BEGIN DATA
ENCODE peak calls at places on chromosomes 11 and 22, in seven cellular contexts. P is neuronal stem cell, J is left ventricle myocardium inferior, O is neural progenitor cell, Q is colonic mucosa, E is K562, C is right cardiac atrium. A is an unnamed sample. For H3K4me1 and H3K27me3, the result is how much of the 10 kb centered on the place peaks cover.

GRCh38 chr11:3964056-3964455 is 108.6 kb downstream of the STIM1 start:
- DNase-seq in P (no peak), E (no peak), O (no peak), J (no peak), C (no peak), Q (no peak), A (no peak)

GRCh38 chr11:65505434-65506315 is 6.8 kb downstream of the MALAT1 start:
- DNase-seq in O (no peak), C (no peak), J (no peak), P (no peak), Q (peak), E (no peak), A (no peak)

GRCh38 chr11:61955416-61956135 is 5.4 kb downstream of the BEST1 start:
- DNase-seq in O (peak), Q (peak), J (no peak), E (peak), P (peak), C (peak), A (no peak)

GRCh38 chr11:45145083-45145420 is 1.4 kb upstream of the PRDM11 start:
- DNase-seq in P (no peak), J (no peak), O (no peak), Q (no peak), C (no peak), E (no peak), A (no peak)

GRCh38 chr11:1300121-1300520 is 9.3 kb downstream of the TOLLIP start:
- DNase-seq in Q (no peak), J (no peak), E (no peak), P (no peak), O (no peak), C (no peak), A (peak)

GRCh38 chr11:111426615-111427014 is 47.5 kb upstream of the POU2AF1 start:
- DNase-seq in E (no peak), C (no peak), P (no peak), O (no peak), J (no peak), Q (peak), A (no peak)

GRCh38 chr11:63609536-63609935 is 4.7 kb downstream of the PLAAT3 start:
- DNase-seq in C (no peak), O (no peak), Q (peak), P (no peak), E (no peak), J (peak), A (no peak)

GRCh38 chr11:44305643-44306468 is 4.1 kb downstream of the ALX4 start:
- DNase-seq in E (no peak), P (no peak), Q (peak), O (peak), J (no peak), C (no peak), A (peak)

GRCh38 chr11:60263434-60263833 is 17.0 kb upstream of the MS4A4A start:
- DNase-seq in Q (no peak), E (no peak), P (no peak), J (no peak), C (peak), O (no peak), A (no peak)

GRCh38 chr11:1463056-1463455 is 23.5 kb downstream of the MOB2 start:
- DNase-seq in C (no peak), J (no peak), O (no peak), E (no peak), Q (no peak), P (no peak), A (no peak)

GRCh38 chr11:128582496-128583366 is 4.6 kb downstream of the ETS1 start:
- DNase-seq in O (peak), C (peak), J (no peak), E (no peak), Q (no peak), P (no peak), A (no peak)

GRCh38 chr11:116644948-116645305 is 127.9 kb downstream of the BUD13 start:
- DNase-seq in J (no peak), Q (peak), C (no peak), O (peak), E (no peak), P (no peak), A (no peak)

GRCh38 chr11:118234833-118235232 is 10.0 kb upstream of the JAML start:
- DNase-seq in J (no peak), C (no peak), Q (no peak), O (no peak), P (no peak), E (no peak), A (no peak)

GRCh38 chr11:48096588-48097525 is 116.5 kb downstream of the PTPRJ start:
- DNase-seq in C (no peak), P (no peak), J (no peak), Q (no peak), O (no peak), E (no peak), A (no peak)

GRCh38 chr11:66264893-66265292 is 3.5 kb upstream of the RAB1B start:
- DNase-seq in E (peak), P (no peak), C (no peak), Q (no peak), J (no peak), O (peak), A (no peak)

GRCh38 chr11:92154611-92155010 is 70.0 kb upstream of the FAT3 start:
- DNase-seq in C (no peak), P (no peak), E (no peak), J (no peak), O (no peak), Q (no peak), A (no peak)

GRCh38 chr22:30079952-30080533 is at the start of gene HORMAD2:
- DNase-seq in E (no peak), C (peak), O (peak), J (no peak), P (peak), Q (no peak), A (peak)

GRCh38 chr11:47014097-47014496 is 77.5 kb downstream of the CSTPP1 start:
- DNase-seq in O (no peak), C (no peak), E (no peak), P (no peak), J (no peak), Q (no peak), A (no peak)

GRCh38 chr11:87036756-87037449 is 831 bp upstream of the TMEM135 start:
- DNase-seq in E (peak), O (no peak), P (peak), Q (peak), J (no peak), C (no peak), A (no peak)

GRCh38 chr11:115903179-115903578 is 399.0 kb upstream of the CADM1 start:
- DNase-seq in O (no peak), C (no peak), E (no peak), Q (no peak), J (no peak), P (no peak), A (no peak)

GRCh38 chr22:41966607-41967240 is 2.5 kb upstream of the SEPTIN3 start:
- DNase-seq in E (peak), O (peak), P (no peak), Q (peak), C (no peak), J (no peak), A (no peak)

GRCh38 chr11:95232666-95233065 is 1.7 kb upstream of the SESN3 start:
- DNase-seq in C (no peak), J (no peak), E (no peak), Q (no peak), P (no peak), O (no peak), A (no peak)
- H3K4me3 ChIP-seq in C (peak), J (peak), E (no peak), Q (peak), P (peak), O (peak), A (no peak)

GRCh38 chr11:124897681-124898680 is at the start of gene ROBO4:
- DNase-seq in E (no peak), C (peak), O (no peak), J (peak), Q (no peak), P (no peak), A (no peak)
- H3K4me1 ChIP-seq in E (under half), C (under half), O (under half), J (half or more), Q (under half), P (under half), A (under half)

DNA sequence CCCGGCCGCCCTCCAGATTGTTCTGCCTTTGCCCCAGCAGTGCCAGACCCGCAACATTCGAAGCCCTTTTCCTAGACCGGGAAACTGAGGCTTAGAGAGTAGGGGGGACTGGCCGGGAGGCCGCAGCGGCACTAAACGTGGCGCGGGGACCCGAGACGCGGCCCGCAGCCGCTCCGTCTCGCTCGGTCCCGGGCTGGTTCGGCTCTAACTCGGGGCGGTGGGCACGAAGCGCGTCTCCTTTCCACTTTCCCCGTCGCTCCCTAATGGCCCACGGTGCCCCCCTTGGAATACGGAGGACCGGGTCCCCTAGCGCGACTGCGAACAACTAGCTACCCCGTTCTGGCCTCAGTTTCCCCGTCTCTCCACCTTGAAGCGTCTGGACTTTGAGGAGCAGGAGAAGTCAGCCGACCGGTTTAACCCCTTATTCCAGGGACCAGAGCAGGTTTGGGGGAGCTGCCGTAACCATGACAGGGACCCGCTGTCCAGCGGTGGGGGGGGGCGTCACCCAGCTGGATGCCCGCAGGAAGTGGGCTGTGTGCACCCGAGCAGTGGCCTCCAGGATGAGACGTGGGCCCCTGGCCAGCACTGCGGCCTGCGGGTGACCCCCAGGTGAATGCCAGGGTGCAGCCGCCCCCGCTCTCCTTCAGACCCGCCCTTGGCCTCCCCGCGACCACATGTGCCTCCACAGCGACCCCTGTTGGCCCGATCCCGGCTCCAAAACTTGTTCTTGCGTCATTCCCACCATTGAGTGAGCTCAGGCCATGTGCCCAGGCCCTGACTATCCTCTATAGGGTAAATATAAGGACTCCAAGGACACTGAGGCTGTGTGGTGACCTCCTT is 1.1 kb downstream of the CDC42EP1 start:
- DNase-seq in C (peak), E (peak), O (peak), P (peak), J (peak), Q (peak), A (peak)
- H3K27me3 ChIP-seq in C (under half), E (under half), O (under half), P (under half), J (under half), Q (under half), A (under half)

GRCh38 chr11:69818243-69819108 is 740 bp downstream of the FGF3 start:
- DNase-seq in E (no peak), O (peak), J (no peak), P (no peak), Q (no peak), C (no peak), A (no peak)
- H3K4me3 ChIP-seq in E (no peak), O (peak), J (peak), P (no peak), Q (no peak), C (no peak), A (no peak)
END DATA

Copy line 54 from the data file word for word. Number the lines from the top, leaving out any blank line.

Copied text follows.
- DNase-seq in E (no peak), O (peak), J (no peak), P (no peak), Q (no peak), C (no peak), A (no peak)